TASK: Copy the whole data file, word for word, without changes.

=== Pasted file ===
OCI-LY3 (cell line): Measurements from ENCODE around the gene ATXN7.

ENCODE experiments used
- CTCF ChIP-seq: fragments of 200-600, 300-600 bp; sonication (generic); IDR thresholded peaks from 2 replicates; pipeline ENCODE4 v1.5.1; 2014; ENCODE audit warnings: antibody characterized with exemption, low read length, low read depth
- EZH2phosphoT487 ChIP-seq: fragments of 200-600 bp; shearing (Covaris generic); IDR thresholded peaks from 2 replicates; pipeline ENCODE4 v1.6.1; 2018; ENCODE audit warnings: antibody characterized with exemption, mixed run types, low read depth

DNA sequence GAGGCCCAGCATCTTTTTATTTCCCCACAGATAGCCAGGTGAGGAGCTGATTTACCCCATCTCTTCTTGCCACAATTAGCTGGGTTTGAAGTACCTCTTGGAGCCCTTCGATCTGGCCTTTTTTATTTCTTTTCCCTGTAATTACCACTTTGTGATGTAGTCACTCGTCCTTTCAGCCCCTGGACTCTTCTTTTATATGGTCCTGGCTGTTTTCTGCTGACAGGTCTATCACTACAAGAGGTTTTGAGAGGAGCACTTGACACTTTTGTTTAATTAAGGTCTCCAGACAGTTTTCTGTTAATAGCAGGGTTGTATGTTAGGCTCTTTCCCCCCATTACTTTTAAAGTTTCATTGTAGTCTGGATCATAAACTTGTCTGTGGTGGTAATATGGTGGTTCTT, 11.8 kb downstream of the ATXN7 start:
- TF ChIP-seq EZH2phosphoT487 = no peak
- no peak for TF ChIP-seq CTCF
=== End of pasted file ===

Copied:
OCI-LY3 (cell line): Measurements from ENCODE around the gene ATXN7.

ENCODE experiments used
- CTCF ChIP-seq: fragments of 200-600, 300-600 bp; sonication (generic); IDR thresholded peaks from 2 replicates; pipeline ENCODE4 v1.5.1; 2014; ENCODE audit warnings: antibody characterized with exemption, low read length, low read depth
- EZH2phosphoT487 ChIP-seq: fragments of 200-600 bp; shearing (Covaris generic); IDR thresholded peaks from 2 replicates; pipeline ENCODE4 v1.6.1; 2018; ENCODE audit warnings: antibody characterized with exemption, mixed run types, low read depth

DNA sequence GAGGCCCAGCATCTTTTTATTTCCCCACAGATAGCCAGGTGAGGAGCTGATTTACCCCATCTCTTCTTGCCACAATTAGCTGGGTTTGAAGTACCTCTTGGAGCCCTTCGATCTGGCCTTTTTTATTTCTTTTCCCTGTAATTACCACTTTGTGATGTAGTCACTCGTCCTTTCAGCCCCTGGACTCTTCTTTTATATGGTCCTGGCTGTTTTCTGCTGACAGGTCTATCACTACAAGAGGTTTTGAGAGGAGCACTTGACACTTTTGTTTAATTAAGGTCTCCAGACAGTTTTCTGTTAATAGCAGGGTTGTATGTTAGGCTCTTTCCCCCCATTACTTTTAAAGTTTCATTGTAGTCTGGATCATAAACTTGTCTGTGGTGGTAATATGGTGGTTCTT, 11.8 kb downstream of the ATXN7 start:
- TF ChIP-seq EZH2phosphoT487 = no peak
- no peak for TF ChIP-seq CTCF